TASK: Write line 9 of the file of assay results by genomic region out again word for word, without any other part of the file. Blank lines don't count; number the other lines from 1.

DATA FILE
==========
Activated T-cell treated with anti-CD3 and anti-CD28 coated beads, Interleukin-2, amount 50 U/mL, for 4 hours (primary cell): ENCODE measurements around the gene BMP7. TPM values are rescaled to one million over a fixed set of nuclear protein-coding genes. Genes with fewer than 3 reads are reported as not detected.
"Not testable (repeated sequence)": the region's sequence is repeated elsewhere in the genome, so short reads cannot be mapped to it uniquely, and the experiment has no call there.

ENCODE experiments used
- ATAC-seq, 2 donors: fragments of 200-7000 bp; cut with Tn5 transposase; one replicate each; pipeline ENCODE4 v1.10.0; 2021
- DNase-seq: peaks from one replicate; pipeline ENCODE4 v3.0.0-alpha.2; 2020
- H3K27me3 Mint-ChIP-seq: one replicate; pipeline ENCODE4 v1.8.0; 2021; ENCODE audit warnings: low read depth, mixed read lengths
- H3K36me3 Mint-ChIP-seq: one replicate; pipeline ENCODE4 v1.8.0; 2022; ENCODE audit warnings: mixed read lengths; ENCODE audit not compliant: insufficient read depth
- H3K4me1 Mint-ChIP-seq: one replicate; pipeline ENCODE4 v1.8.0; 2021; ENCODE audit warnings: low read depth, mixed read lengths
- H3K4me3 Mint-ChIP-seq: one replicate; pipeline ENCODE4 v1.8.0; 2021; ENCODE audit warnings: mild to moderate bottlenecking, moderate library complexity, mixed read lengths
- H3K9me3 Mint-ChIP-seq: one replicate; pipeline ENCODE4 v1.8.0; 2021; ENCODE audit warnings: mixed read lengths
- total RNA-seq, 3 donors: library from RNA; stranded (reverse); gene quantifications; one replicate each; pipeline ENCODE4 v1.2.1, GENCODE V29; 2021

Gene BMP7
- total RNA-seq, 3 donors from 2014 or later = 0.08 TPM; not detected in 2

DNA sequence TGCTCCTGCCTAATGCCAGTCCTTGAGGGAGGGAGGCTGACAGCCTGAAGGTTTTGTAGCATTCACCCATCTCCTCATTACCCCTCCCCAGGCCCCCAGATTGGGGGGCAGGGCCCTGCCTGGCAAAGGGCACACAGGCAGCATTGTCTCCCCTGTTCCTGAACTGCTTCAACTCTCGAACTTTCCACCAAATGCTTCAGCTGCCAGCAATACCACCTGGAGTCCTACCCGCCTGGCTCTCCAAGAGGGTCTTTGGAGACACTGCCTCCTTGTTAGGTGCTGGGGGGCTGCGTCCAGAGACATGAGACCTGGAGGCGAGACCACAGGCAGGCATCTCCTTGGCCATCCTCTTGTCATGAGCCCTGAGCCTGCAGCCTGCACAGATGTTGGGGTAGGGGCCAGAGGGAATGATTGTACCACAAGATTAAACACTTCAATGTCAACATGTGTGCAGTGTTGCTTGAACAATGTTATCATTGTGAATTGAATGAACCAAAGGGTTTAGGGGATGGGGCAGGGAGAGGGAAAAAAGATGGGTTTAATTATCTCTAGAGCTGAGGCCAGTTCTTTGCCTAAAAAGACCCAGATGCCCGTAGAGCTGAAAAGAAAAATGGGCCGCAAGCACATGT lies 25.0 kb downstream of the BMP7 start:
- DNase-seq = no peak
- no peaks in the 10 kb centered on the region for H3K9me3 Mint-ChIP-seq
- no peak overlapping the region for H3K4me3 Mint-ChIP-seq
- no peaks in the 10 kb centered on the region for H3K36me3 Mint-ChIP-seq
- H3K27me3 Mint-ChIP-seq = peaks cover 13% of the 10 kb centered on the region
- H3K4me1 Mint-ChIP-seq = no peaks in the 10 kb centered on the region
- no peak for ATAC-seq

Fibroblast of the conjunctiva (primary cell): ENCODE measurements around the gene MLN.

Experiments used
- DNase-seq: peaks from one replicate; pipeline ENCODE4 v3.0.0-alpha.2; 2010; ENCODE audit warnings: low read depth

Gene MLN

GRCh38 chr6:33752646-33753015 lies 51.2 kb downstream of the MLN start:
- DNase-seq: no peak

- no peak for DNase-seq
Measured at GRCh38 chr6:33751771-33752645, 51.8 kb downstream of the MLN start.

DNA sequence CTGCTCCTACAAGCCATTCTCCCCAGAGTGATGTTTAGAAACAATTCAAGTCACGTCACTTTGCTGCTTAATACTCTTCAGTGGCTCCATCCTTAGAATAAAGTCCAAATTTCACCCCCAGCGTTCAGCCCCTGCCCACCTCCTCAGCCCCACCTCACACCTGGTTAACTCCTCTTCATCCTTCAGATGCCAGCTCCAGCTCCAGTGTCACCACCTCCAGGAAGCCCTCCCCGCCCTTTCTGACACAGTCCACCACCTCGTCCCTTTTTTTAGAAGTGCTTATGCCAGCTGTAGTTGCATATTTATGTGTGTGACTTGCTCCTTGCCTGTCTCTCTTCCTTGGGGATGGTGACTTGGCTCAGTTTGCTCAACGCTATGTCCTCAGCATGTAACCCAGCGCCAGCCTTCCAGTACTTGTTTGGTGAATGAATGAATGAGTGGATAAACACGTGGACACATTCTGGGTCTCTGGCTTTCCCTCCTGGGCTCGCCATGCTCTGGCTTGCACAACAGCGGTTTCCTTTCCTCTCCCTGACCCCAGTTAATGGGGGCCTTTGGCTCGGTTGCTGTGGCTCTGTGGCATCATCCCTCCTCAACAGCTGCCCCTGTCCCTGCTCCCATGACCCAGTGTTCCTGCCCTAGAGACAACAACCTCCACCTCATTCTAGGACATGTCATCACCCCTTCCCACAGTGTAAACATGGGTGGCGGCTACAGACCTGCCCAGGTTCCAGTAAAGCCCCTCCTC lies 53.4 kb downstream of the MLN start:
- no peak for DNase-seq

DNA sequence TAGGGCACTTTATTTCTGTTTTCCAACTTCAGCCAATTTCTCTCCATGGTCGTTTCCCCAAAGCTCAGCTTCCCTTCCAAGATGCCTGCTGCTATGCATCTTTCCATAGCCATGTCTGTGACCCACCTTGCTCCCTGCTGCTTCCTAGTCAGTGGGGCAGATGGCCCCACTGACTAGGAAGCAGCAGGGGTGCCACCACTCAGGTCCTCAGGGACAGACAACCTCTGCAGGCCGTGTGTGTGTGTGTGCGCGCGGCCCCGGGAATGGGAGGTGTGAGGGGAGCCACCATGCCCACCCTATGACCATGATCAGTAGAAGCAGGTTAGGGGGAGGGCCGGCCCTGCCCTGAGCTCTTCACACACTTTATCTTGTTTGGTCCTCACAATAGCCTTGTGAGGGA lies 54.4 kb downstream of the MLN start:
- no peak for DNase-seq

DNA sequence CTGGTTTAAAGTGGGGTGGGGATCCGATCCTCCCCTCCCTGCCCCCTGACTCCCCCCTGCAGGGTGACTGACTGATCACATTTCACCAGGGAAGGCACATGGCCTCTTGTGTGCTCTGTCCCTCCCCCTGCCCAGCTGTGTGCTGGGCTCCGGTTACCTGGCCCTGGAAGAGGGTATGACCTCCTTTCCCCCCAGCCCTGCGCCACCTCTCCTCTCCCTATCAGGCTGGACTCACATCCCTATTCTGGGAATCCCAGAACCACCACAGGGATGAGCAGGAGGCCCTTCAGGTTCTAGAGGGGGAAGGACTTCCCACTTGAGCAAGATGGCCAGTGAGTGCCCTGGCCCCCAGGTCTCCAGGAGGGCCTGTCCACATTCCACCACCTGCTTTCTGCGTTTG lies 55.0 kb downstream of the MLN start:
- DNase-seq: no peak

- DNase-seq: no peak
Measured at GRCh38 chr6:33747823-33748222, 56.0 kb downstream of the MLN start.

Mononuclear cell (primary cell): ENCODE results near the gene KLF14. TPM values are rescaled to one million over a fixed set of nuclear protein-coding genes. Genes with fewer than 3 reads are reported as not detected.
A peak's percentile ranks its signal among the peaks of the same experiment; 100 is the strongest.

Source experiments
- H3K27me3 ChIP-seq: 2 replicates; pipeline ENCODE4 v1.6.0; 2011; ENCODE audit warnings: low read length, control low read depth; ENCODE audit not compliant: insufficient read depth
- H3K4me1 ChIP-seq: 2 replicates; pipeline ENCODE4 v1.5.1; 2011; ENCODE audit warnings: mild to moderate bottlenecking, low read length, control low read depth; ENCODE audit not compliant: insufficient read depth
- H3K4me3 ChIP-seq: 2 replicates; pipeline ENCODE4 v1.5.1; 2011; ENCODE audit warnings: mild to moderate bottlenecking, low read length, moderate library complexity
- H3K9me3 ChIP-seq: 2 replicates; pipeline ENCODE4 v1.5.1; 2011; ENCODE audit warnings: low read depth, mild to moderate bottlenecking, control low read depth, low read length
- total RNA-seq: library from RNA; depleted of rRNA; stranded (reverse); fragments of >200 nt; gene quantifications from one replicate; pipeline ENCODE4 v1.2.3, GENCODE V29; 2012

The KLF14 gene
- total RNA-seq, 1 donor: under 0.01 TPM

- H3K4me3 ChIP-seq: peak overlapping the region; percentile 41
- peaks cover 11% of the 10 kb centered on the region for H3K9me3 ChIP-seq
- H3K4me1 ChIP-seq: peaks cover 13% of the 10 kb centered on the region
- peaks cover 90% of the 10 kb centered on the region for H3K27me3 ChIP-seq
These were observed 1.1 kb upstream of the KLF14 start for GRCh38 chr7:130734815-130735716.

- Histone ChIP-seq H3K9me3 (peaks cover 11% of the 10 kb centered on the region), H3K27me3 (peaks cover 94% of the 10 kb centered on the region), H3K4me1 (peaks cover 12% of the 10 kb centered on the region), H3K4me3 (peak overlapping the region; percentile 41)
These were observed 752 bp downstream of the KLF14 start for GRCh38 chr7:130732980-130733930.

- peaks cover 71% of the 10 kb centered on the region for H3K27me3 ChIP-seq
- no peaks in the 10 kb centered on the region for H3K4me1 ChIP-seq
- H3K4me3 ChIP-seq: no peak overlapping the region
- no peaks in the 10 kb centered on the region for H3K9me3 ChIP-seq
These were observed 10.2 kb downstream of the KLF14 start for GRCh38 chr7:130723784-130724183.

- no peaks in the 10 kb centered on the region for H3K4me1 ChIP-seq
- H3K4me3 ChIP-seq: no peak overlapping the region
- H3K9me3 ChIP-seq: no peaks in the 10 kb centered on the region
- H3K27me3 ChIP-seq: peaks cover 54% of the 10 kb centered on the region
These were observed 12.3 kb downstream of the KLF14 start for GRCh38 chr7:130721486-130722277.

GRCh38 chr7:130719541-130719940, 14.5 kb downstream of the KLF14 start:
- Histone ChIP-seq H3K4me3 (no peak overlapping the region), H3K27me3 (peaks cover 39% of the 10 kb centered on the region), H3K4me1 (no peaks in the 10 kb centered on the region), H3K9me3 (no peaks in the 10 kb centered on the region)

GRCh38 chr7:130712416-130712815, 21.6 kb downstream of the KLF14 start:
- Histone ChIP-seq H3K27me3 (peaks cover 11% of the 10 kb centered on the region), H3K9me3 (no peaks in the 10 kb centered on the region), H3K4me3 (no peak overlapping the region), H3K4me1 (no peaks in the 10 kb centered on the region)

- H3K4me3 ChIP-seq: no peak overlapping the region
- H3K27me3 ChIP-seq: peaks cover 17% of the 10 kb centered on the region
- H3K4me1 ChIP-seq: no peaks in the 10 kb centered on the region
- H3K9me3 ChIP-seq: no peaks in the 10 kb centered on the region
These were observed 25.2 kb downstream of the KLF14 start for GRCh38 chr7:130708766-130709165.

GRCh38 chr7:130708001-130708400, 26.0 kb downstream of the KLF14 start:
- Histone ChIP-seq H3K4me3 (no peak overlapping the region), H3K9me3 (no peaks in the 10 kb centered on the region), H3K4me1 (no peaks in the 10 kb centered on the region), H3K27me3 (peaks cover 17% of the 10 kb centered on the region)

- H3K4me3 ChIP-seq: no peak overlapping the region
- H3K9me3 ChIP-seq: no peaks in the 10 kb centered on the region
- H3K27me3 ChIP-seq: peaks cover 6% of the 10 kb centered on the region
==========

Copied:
- H3K4me3 Mint-ChIP-seq: one replicate; pipeline ENCODE4 v1.8.0; 2021; ENCODE audit warnings: mild to moderate bottlenecking, moderate library complexity, mixed read lengths